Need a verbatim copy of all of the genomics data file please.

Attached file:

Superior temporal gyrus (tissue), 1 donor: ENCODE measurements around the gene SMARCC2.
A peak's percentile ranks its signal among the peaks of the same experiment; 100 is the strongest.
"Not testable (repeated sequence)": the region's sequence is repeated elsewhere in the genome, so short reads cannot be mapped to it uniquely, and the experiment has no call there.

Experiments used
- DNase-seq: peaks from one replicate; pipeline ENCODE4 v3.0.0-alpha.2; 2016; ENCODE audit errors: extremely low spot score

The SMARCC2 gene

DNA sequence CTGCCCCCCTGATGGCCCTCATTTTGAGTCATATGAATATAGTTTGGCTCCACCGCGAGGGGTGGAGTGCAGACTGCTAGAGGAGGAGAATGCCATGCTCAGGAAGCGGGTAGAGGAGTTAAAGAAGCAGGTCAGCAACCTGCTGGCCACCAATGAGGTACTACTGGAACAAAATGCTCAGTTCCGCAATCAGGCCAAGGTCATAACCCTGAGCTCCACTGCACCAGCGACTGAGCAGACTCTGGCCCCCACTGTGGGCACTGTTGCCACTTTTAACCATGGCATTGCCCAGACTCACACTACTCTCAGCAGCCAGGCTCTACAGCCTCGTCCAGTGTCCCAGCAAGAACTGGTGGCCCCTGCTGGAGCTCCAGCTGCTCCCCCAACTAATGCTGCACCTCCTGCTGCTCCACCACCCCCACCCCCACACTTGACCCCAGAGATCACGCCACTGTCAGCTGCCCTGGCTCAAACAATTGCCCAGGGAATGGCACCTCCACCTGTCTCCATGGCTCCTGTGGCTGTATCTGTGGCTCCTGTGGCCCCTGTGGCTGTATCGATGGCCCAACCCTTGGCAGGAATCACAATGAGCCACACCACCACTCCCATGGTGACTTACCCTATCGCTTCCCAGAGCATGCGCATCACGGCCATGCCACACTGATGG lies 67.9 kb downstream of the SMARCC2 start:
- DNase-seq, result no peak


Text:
Superior temporal gyrus (tissue), 1 donor: ENCODE measurements around the gene SMARCC2.
A peak's percentile ranks its signal among the peaks of the same experiment; 100 is the strongest.
"Not testable (repeated sequence)": the region's sequence is repeated elsewhere in the genome, so short reads cannot be mapped to it uniquely, and the experiment has no call there.

Experiments used
- DNase-seq: peaks from one replicate; pipeline ENCODE4 v3.0.0-alpha.2; 2016; ENCODE audit errors: extremely low spot score

The SMARCC2 gene

DNA sequence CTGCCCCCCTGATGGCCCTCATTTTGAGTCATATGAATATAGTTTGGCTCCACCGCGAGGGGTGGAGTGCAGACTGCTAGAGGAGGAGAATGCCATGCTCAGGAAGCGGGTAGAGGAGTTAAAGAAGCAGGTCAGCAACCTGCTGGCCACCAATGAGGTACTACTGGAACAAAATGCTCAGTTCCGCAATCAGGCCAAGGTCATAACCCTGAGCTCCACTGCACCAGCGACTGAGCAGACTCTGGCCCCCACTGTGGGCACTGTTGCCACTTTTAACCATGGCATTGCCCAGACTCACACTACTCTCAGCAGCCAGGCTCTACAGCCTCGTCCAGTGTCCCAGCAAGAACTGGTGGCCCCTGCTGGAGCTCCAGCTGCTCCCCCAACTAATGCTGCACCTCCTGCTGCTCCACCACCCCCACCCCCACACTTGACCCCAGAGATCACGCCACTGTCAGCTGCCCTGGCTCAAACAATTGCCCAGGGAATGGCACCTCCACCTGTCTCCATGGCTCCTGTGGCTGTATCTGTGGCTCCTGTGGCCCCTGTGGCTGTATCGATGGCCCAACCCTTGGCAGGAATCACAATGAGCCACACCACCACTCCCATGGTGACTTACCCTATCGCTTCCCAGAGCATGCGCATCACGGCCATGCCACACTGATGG lies 67.9 kb downstream of the SMARCC2 start:
- DNase-seq, result no peak